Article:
Legal Practitioner Says APC’s Block Budget Directive Not Filibustering

A legal practitioner, Idaye Opi, on Wednesday said the Block Budget Directive by the leadership of the All Progressives Congress to its members in the … Continue reading Legal Practitioner Says APC’s Block Budget Directive Not Filibustering


A legal practitioner, Idaye Opi, on Wednesday said the Block Budget Directive by the leadership of the All Progressives Congress to its members in the National Assembly is not ‘filibustering,’ as it claims.

According to the lawyer, filibustering is a concept used by parliament to delay debates, but that current situation involving the PDP led government, the national budget and the APC is “a different ball game.”

Speaking on Sunrise Daily, Mr Opi referred to Section 4(2) of the Nigerian constitution which states that “the underlining reason for law making or for the exercise of legislative power is for the peace, order and good government of Nigeria” which means that “for you to make law, the debate and contributions must be based on the order, peace and good government of Nigeria.”

“It does not mean that you have to base it on a directive from your party, outside of the assembly, because your party cannot ask you to breach the constitution,” he added.

He faulted the APC lawmakers for taking instruction from the party in matters of State, adding that “all the members of the Assembly took oath of office to defend the constitution and if you are going to make law and your consideration is not order, peace and good government of Nigeria, but what your party told you, it is a breach of that section of the constitution.”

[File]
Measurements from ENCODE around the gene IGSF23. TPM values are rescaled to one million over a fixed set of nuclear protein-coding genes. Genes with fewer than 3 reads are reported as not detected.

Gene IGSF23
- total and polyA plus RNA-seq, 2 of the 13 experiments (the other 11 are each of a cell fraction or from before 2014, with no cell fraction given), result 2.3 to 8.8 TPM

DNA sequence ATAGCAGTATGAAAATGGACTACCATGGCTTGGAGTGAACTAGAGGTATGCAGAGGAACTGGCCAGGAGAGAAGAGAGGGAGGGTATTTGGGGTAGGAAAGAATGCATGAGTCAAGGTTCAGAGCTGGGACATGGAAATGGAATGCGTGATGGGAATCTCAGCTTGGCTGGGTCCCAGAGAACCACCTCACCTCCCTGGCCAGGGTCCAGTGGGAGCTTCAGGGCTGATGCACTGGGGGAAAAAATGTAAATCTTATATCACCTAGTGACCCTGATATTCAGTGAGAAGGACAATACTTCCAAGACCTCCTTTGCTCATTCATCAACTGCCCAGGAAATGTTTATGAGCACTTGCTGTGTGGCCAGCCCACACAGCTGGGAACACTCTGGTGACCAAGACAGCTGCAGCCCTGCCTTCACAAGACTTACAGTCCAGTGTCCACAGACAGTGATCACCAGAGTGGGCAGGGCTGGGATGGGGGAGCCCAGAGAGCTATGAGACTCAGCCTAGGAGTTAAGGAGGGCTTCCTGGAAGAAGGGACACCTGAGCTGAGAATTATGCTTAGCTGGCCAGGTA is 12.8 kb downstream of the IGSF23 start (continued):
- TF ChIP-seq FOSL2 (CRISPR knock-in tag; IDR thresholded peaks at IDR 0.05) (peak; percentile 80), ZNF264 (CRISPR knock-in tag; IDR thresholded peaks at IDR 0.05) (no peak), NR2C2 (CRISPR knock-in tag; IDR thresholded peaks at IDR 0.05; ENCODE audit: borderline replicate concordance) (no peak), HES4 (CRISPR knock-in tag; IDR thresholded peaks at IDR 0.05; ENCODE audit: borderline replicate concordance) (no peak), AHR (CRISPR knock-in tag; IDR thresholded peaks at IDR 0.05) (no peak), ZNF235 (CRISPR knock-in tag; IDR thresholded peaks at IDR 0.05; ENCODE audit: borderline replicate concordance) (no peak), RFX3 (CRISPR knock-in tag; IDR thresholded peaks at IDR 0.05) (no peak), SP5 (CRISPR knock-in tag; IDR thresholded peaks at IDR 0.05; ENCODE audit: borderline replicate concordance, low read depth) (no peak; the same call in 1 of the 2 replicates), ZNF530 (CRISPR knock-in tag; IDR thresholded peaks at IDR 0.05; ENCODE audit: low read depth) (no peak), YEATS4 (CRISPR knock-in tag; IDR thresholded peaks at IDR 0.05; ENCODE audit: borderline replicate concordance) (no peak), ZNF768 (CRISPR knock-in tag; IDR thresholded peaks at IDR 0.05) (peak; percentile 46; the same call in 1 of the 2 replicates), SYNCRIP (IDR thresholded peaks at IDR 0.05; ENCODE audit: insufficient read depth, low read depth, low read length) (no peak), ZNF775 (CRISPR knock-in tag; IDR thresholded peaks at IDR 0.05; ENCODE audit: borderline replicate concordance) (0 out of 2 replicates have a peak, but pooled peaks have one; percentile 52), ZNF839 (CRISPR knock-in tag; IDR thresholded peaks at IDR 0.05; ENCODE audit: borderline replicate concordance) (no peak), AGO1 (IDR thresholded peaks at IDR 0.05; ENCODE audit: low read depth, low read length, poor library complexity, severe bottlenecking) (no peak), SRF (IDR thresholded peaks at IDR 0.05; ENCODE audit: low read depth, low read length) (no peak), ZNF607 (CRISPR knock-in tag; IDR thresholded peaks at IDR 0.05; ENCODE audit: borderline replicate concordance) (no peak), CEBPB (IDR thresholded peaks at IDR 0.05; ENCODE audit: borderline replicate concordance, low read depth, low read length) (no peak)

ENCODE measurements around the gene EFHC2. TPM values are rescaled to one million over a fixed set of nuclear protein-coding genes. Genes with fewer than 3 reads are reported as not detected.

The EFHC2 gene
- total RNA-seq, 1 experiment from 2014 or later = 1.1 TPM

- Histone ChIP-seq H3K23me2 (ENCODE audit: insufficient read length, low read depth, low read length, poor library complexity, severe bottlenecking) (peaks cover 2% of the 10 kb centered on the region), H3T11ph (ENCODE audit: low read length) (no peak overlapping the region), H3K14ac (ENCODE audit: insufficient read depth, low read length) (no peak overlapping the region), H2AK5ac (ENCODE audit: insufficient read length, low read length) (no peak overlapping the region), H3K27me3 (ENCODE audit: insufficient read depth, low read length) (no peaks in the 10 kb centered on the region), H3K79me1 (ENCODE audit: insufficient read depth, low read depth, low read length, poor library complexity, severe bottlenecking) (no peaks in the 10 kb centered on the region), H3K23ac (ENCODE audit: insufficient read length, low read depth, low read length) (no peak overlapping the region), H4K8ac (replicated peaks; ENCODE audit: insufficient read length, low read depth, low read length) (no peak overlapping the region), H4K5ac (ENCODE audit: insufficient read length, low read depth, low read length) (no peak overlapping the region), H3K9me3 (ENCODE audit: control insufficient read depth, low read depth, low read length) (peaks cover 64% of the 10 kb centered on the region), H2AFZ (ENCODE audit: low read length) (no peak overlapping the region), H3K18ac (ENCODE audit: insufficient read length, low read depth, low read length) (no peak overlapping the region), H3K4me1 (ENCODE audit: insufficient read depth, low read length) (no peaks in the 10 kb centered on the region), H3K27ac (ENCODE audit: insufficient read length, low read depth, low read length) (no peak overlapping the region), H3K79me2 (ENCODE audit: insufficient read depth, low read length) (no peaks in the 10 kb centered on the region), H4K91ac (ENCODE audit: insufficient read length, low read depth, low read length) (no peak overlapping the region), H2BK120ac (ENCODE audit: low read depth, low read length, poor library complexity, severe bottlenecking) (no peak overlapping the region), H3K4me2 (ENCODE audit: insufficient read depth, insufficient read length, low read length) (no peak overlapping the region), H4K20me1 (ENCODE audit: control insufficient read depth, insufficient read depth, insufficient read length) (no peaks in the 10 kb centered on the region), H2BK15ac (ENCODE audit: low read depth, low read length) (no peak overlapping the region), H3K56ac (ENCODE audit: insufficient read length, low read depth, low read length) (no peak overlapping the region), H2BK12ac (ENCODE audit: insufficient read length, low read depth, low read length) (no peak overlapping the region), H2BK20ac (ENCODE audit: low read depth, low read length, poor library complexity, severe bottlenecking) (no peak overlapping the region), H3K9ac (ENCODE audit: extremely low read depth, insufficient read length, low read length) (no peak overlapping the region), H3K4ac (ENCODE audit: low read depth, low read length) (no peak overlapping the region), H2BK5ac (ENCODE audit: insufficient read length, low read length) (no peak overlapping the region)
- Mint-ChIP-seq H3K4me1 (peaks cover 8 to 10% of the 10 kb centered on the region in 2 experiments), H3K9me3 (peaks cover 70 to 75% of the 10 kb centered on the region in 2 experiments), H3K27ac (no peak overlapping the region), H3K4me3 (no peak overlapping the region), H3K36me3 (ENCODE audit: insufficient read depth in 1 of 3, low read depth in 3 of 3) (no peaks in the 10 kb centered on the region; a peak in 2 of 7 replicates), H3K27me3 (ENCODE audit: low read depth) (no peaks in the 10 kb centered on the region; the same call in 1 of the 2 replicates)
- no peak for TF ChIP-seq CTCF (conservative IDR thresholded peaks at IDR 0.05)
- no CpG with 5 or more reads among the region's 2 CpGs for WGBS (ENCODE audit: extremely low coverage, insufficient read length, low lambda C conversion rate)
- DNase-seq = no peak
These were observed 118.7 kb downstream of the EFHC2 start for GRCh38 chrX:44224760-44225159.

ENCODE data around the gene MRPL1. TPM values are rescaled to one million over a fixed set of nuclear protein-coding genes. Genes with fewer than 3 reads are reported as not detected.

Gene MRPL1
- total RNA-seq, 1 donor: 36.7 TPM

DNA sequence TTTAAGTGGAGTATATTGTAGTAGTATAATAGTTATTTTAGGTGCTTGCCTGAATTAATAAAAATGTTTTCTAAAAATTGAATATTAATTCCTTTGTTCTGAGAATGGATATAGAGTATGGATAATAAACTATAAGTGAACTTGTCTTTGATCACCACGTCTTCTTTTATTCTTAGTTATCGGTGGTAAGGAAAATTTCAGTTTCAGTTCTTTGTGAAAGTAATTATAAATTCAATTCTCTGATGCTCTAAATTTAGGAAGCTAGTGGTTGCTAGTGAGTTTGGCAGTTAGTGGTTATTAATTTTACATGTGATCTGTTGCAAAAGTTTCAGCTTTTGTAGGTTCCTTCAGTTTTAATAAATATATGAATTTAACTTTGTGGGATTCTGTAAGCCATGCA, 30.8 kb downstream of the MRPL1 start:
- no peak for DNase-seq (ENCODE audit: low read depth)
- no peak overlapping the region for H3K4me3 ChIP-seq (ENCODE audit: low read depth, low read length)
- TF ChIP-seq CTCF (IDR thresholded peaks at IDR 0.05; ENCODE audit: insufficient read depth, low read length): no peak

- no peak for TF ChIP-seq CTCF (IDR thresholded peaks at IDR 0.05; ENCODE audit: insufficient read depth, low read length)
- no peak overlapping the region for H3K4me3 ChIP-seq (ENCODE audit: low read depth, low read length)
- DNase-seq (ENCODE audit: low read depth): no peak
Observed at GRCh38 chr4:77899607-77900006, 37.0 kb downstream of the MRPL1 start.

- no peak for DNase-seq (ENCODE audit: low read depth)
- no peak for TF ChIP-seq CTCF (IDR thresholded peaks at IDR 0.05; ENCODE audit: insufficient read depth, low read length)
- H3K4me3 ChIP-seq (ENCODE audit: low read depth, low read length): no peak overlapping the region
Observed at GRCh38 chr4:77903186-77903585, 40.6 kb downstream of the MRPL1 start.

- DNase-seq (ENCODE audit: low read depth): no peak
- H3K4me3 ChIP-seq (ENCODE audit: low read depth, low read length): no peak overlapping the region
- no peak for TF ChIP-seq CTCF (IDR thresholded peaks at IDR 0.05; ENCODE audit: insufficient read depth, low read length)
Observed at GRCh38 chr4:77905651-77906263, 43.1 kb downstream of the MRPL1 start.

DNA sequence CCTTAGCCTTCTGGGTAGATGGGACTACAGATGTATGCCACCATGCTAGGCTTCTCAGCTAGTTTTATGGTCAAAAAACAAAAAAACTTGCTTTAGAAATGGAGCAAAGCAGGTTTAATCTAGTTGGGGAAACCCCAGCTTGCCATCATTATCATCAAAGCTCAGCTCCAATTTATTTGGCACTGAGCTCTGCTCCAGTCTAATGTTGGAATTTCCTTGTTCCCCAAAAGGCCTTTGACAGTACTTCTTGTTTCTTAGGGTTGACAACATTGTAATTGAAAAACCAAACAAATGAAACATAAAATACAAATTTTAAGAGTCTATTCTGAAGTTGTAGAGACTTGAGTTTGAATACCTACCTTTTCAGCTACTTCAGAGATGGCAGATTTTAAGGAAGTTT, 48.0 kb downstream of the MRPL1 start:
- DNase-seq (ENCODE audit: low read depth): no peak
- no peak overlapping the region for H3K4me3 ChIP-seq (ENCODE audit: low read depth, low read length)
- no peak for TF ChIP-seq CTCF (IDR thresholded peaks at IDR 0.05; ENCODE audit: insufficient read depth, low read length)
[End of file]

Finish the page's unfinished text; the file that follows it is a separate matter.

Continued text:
Mr Opi who insisted that the directive is not filibustering said the concept is applicable only in matters concerning bills before the parliament. “If a bill is given and you don’t understand or you agree with the contents of the bill, you use filibustering to insist that they amend or correct it.”

The crisis in Rivers State has been cited as the bone of contention for which the opposition has insisted that the President intervene but Mr Opi insists that a law suit would be appropriate to solve the problem.

According to him, filibustering can be used “for issues that are nonjusticiable” but “the things they are talking about in APC are justiciable. They can go to court.”

“You can challenge the powers of the Commissioner of Police in Rivers State as well as challenge things by the Jonathan led administration which they do not like.

“It’s not filibustering; they can call it anything they like. It’s not filibustering,” he said.

Mr Opi gave example of the disagreement between the lawmakers and the executive arm over the crude oil benchmark as an act of filibustering but that the crisis in Rivers State is not as a result of any bill and so filibustering does not apply to it.